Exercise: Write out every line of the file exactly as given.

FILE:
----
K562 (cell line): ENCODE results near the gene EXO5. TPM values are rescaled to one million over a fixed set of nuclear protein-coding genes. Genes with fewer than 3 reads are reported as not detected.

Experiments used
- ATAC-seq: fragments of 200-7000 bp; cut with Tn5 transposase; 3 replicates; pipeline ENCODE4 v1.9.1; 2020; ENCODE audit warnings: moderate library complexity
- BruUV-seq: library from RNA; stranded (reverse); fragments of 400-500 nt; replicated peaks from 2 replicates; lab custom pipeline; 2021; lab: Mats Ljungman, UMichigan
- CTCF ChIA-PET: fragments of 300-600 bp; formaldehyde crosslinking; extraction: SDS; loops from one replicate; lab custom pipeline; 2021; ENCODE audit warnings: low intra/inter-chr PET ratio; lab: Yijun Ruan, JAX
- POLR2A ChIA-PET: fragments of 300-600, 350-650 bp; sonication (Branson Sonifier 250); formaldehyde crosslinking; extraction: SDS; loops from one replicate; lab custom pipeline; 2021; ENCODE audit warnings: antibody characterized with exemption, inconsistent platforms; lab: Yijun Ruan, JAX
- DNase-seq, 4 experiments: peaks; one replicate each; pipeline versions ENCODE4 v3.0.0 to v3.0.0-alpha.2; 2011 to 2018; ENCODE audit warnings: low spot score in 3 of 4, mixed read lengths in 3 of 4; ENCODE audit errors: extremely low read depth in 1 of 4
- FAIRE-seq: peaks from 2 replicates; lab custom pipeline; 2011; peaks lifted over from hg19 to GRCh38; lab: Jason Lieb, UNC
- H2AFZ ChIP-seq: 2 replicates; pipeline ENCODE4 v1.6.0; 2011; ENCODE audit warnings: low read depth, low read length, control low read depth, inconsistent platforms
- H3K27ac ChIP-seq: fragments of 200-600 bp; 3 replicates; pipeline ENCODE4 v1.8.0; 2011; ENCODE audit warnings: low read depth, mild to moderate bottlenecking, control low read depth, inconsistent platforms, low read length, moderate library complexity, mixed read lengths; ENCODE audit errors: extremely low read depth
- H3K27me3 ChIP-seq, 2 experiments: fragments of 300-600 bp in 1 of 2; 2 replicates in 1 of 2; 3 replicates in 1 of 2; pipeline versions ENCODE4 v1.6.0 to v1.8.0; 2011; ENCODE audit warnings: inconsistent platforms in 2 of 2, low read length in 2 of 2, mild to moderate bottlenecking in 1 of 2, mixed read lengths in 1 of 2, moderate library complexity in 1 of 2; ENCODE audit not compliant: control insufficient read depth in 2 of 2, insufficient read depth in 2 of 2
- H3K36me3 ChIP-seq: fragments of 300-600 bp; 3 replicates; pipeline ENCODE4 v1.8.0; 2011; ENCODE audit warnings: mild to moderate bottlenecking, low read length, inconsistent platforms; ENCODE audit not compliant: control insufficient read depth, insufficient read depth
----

K562 (cell line): ENCODE results near the gene EXO5. TPM values are rescaled to one million over a fixed set of nuclear protein-coding genes. Genes with fewer than 3 reads are reported as not detected.

Experiments used
- ATAC-seq: fragments of 200-7000 bp; cut with Tn5 transposase; 3 replicates; pipeline ENCODE4 v1.9.1; 2020; ENCODE audit warnings: moderate library complexity
- BruUV-seq: library from RNA; stranded (reverse); fragments of 400-500 nt; replicated peaks from 2 replicates; lab custom pipeline; 2021; lab: Mats Ljungman, UMichigan
- CTCF ChIA-PET: fragments of 300-600 bp; formaldehyde crosslinking; extraction: SDS; loops from one replicate; lab custom pipeline; 2021; ENCODE audit warnings: low intra/inter-chr PET ratio; lab: Yijun Ruan, JAX
- POLR2A ChIA-PET: fragments of 300-600, 350-650 bp; sonication (Branson Sonifier 250); formaldehyde crosslinking; extraction: SDS; loops from one replicate; lab custom pipeline; 2021; ENCODE audit warnings: antibody characterized with exemption, inconsistent platforms; lab: Yijun Ruan, JAX
- DNase-seq, 4 experiments: peaks; one replicate each; pipeline versions ENCODE4 v3.0.0 to v3.0.0-alpha.2; 2011 to 2018; ENCODE audit warnings: low spot score in 3 of 4, mixed read lengths in 3 of 4; ENCODE audit errors: extremely low read depth in 1 of 4
- FAIRE-seq: peaks from 2 replicates; lab custom pipeline; 2011; peaks lifted over from hg19 to GRCh38; lab: Jason Lieb, UNC
- H2AFZ ChIP-seq: 2 replicates; pipeline ENCODE4 v1.6.0; 2011; ENCODE audit warnings: low read depth, low read length, control low read depth, inconsistent platforms
- H3K27ac ChIP-seq: fragments of 200-600 bp; 3 replicates; pipeline ENCODE4 v1.8.0; 2011; ENCODE audit warnings: low read depth, mild to moderate bottlenecking, control low read depth, inconsistent platforms, low read length, moderate library complexity, mixed read lengths; ENCODE audit errors: extremely low read depth
- H3K27me3 ChIP-seq, 2 experiments: fragments of 300-600 bp in 1 of 2; 2 replicates in 1 of 2; 3 replicates in 1 of 2; pipeline versions ENCODE4 v1.6.0 to v1.8.0; 2011; ENCODE audit warnings: inconsistent platforms in 2 of 2, low read length in 2 of 2, mild to moderate bottlenecking in 1 of 2, mixed read lengths in 1 of 2, moderate library complexity in 1 of 2; ENCODE audit not compliant: control insufficient read depth in 2 of 2, insufficient read depth in 2 of 2
- H3K36me3 ChIP-seq: fragments of 300-600 bp; 3 replicates; pipeline ENCODE4 v1.8.0; 2011; ENCODE audit warnings: mild to moderate bottlenecking, low read length, inconsistent platforms; ENCODE audit not compliant: control insufficient read depth, insufficient read depth